I just returned from a great couple of days in San Diego at a Customer Experience conference. Even if the conference had only been so-so, it would be hard to visit San Diego and not have a great time. The perfect weather and stunning landscape make this town a little piece of paradise. Add to this the comings-and-goings of all kinds of amazing military hardware to and from the Naval Amphibious Base (home of the Navy Seals) on Coronado Island, and San Diego never fails to deliver.
As it happens, the conference was great – lots of great examples of winning programs and strategies and some really inspiring presentations by people like Derrick Hall, president & CEO of the Arizona Diamondbacks. Derrick’s passion, warmth and sense of fun is really contagious and inspiring. He spoke for 90 minutes about some of the amazing things his organization has been able to accomplish and the progress they have made in building and sustaining an incredibly loyal fan base. There is, as there always is in successful programs, a common “thread” that weaves its way through everything Derrick and his team is doing at the D-backs. I’ll sum it up in a sentence: They have established a vision for their organization, and they empower their people to live that vision.
It sounds so simple, but, in reality, it really takes effort, especially in the beginning as you begin to plot a course and set things in motion. It’s about hiring and nurturing the right people so you can develop an “intentional” culture in the organization. It’s about putting your money where your mouth is and investing in programs that demonstrate and reinforce your values. It’s about being accessible to your employees and your customers—always. It’s about listening and acting and doing the right thing—no excuses. It’s about shared values, shared responsibilities, and shared successes. It’s about heart.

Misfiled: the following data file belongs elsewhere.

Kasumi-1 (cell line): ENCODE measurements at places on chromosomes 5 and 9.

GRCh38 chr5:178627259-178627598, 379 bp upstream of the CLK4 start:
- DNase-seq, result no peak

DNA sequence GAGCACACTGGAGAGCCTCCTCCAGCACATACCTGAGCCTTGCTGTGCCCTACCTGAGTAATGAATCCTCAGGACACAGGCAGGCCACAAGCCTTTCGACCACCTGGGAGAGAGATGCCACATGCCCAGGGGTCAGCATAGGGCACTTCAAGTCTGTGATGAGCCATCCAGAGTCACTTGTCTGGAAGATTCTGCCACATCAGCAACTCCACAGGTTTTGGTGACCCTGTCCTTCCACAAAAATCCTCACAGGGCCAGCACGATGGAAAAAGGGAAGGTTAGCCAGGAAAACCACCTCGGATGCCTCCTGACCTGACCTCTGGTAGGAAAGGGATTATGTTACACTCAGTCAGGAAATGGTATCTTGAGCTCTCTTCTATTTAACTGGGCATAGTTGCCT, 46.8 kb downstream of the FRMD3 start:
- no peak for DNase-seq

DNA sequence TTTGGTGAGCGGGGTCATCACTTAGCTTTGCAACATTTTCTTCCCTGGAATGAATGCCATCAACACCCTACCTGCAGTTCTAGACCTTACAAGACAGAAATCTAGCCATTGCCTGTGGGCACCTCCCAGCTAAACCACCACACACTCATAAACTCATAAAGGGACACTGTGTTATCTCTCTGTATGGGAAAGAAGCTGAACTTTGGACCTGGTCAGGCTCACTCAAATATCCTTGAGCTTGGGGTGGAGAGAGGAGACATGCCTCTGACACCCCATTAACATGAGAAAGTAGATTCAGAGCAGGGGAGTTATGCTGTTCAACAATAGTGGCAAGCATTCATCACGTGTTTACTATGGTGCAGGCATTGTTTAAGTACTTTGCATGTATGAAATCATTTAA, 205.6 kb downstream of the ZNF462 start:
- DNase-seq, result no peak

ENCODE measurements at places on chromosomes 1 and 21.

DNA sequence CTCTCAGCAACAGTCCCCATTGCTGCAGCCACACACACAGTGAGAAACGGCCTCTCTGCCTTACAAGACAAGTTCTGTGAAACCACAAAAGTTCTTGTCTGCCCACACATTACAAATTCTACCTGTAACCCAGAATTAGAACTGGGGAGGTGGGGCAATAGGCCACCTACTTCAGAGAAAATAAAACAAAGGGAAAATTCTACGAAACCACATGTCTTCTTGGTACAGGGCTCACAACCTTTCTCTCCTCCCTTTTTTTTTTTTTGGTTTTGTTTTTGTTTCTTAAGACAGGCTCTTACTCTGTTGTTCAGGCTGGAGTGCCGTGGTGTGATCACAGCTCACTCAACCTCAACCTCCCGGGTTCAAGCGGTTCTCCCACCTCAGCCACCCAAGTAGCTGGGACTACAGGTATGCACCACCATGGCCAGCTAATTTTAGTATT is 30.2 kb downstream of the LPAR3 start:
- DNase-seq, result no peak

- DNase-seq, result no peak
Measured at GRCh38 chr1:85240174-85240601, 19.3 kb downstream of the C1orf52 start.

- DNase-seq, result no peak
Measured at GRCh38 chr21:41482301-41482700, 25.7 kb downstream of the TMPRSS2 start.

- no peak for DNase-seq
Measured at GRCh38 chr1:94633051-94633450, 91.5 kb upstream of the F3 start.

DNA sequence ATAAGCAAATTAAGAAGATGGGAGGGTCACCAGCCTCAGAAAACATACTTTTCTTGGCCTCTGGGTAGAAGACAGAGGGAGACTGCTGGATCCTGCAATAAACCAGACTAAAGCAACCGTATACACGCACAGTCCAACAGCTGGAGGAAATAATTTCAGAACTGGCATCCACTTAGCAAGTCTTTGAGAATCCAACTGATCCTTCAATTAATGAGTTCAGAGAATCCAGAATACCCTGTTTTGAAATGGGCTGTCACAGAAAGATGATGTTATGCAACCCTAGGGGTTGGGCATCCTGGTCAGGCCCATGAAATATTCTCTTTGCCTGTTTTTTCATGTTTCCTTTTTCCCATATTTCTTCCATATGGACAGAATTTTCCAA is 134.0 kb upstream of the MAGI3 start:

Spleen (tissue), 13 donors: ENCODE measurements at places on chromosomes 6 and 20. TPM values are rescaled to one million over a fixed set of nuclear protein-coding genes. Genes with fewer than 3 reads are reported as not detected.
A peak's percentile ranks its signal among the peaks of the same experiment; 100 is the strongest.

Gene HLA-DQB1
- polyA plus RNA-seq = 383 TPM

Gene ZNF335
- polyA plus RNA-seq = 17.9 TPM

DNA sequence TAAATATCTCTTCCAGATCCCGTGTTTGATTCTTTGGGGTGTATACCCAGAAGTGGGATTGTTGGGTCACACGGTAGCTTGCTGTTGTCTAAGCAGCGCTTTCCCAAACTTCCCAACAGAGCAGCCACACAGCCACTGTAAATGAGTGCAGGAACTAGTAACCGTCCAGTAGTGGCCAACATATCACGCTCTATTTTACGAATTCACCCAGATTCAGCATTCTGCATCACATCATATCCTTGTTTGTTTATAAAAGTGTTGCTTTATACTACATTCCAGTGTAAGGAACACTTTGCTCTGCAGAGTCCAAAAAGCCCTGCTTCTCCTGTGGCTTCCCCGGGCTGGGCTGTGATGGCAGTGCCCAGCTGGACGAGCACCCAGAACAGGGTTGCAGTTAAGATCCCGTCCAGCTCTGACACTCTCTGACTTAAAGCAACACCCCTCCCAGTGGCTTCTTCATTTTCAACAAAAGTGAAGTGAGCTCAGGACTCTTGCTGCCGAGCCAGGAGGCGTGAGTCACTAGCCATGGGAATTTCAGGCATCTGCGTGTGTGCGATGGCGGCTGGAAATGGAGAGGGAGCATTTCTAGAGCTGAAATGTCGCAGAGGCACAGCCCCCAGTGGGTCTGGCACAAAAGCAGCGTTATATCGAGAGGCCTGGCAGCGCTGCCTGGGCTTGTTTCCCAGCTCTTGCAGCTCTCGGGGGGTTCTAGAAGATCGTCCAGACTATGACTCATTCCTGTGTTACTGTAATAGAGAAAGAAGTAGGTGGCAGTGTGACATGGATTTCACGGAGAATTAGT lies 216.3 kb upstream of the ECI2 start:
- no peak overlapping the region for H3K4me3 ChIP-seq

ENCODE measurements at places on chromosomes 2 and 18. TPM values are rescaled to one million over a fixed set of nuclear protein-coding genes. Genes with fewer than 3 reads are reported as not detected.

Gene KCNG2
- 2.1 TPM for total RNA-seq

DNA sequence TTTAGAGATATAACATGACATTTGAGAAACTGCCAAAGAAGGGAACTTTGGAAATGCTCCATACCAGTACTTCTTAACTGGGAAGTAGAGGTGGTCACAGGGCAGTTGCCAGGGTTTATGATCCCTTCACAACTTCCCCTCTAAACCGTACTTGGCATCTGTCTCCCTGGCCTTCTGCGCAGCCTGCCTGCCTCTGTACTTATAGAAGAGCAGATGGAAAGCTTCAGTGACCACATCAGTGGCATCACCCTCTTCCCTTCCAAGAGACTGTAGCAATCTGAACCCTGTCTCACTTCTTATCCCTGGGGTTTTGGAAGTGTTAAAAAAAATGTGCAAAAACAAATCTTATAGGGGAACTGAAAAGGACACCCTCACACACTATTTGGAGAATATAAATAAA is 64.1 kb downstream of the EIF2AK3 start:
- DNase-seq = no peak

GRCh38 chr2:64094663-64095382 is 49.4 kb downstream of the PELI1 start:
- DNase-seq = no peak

There was a lot of talk at the conference about making emotional connections with customers, and there is no question that this is really important. Loyalty is an emotion after all. But emotions can run hot, and they can run cold. The emotional connection is part of a love triangle that also includes results and effort. These three elements are the customer experience, and it can be easy to favor one over the others. Doing so is a mistake that will cost you!
Leaving the conference, I loaded up my rental car and promptly locked the keys in the trunk.
Emotion: Feeling really stupid.
I know—given my last blog about spilling coffee on my laptop, I’m beginning to establish myself as a bit of a walking disaster!
In any event, the car was one of those vehicles with proximity keys that allow you to open the doors without “plipping” the remote, so I figured I’d be fine. But when I went to open the driver side door, it would not open. It turns out, I’d managed to remote-start the vehicle when loading my bags and now, as a security measure, it would not let me open the doors from the outside because the car “thought” I was already inside! Ugh! Work to do, airport to get to, colleagues to transport…
Emotion: Feeling stressed and even more stupid!
I called the rental company, Enterprise, and promptly got disconnected after being on hold for 10 minutes. CX FAIL!
I tried again. This time, things went much better. The agent was friendly and thoughtful.
“Your car might have On-Star,” she said.
“It does!” I replied, as I begin to sense where she was headed.
“If it is still active, they might be able to unlock the door for you.”
30 seconds later – click! The car unlocked.
“You beauty!” I exclaimed to the agent. (Note: I am not Australian, but, for some reason, I resort to Aussie aphorisms during times of joy.)
“You’re welcome,” she replied.
So what’s the moral of this tale? In the space of 15 minutes, my emotions were all over the place. I would have had an emotional connection to this incident irrespective of outcome, but the fact that 2 separate companies, Enterprise and GM, had a business process in place that allowed them to painlessly and efficiently resolve my issue was what really counted.
They got me the result I needed: I got back into my car. They did it without me needing to expend too much effort. They knocked it out of the park in terms of the CX holy trinity of emotion, effort, and result. Well done, Enterprise and GM! And well done, US Military forces: without you, we’d have no GPS and no satellites through which On-Star can unlock the cars of wallies like me who lock ourselves out!
Customer journey management is one of the best methods an organization can use to continuously improve customer experience (CX). ...
Throughout Strativity’s 17+ years in CX consulting, we’ve developed fundamental principles and frameworks to help our clients avoid ...
Throughout Strativity’s 17+ years in CX consulting, we’ve developed fundamental principles to help our clients avoid roadblocks and ...